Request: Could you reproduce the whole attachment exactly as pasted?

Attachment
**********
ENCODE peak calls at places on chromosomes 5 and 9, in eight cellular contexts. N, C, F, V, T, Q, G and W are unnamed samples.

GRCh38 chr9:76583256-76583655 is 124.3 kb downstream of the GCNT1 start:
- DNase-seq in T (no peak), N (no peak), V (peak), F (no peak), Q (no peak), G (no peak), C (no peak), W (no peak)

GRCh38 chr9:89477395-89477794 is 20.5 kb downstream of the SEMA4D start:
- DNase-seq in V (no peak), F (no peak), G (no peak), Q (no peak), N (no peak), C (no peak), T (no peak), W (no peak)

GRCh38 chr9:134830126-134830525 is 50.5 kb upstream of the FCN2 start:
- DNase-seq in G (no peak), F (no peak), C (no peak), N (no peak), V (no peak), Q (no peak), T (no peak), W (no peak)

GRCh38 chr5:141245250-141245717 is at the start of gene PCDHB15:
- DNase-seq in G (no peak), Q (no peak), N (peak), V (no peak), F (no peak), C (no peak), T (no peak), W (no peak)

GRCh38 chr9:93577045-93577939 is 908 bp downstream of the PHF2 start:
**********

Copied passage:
ENCODE peak calls at places on chromosomes 5 and 9, in eight cellular contexts. N, C, F, V, T, Q, G and W are unnamed samples.

GRCh38 chr9:76583256-76583655 is 124.3 kb downstream of the GCNT1 start:
- DNase-seq in T (no peak), N (no peak), V (peak), F (no peak), Q (no peak), G (no peak), C (no peak), W (no peak)

GRCh38 chr9:89477395-89477794 is 20.5 kb downstream of the SEMA4D start:
- DNase-seq in V (no peak), F (no peak), G (no peak), Q (no peak), N (no peak), C (no peak), T (no peak), W (no peak)

GRCh38 chr9:134830126-134830525 is 50.5 kb upstream of the FCN2 start:
- DNase-seq in G (no peak), F (no peak), C (no peak), N (no peak), V (no peak), Q (no peak), T (no peak), W (no peak)

GRCh38 chr5:141245250-141245717 is at the start of gene PCDHB15:
- DNase-seq in G (no peak), Q (no peak), N (peak), V (no peak), F (no peak), C (no peak), T (no peak), W (no peak)

GRCh38 chr9:93577045-93577939 is 908 bp downstream of the PHF2 start: